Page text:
This has created a degree of informality around women’s enterprise and employment, which restricts scale almost by design, because scale in these cases would mean crossing social boundaries. So we see that there is a certain set of expectations, like going to an industry where there are more women, for example. Therefore, factory-oriented enterprises are much lower among women. It’s mainly retail, food or fashion, because most of your customers will also be women. These are the boundaries that get set either by male members or by ourselves.

Q. Financial inclusion of women has been a priority for the government, but the report shows only 9 percent women took loans and only 22 percent were able to access market credit for their business. How could we move the needle?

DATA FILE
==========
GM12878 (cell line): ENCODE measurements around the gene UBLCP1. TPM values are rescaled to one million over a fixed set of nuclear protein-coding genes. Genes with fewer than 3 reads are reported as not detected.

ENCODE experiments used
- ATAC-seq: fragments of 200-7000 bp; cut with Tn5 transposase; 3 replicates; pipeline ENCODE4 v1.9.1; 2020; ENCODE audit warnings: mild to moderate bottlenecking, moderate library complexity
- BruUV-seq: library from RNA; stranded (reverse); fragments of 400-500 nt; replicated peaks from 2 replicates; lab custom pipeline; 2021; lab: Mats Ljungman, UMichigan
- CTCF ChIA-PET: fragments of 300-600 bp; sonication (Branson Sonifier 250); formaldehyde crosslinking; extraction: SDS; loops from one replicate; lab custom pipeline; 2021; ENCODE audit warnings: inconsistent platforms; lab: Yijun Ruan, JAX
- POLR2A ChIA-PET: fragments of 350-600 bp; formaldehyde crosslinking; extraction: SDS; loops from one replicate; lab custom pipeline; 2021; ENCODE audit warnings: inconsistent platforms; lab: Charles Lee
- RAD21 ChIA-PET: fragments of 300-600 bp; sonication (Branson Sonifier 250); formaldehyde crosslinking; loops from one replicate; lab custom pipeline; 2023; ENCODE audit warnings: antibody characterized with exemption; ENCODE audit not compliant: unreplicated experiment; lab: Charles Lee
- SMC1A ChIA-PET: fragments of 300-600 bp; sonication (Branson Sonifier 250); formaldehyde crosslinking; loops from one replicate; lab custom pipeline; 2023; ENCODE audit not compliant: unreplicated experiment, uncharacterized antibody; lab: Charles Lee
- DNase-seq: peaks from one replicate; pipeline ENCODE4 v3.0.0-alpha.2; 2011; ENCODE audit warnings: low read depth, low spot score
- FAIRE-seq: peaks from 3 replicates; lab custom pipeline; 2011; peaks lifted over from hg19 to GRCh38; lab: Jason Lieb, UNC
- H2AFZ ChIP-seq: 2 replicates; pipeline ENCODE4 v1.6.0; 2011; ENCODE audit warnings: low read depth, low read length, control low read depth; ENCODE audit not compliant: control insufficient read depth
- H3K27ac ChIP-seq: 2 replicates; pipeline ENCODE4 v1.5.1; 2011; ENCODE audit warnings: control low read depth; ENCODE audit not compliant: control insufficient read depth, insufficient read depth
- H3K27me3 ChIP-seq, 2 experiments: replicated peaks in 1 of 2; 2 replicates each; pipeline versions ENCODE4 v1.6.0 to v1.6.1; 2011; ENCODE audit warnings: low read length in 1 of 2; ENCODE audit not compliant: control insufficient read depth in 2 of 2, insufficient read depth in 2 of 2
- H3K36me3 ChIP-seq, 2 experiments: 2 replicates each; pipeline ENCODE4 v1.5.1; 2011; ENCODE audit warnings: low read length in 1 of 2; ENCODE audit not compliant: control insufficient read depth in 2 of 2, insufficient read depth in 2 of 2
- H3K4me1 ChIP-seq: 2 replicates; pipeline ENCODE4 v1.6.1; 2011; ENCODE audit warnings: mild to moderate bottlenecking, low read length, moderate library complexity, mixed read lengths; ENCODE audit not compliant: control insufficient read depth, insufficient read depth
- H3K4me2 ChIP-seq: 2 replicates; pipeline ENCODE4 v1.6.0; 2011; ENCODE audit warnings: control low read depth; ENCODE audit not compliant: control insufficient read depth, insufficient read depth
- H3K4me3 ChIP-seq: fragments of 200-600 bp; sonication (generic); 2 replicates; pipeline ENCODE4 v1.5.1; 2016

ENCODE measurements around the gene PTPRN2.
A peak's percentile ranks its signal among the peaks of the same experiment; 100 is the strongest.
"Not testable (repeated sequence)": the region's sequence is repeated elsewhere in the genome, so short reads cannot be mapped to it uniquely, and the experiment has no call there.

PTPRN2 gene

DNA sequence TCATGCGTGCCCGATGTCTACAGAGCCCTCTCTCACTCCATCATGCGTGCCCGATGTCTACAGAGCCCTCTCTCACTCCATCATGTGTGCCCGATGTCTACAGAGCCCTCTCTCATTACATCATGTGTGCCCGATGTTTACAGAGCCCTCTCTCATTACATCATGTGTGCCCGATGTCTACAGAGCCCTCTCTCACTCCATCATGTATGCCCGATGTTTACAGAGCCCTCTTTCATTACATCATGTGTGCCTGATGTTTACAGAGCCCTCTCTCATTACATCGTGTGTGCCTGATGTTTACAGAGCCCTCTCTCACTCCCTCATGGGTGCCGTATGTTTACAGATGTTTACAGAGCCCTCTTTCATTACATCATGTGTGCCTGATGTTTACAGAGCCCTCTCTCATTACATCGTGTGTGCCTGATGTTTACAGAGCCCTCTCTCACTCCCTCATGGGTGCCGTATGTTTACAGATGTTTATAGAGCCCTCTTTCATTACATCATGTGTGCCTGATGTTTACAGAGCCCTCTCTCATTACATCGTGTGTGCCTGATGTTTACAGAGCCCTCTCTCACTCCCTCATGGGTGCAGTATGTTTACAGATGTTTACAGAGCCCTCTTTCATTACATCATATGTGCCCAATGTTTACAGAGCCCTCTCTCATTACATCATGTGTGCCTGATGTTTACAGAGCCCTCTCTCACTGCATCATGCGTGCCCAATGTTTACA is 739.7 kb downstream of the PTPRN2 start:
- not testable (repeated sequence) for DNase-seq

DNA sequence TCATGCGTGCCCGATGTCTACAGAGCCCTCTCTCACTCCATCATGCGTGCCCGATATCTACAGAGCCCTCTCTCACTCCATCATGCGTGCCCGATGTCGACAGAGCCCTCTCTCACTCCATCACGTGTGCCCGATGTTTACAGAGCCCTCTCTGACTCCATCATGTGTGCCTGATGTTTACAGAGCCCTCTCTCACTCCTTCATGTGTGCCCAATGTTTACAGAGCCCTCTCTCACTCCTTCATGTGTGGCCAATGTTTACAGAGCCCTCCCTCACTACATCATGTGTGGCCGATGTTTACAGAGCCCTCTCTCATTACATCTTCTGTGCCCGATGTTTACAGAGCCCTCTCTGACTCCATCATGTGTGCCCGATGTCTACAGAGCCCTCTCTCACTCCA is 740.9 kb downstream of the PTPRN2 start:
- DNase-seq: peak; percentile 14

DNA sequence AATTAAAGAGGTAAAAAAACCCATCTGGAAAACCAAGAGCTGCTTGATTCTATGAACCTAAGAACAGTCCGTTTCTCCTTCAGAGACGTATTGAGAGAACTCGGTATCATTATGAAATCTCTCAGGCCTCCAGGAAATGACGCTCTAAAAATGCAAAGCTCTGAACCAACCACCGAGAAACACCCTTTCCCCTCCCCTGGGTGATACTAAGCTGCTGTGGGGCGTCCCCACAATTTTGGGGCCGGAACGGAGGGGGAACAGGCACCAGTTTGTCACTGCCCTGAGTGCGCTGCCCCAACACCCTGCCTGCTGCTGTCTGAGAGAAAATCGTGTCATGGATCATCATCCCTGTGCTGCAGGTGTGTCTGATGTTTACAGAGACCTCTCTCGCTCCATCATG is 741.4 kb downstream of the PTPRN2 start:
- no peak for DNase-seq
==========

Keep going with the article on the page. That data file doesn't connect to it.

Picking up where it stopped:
There has been some shift in access to bank accounts, partly because of the Jan Dhan Yojana, even in the midst of Covid-19. The banking correspondent programmes, and the linkages made available by NGOs and local self-help groups is heartening. We are hoping that mahila banks and other platforms for women will move the needle faster. Some of the structural issues will have to get sorted. For example, the report shows that women’s awareness of state or national schemes is really poor. They will need help [through this process], because it will involve some amount of discomfort of dealing with people who can seem intimidating and are far more formalised for women running informal enterprises trying to get access to mainstream finance. 

Q. Is empowering women-led enterprises a priority for the government? If yes, why are we not seeing policy initiatives translating into on-ground impact even after all these years?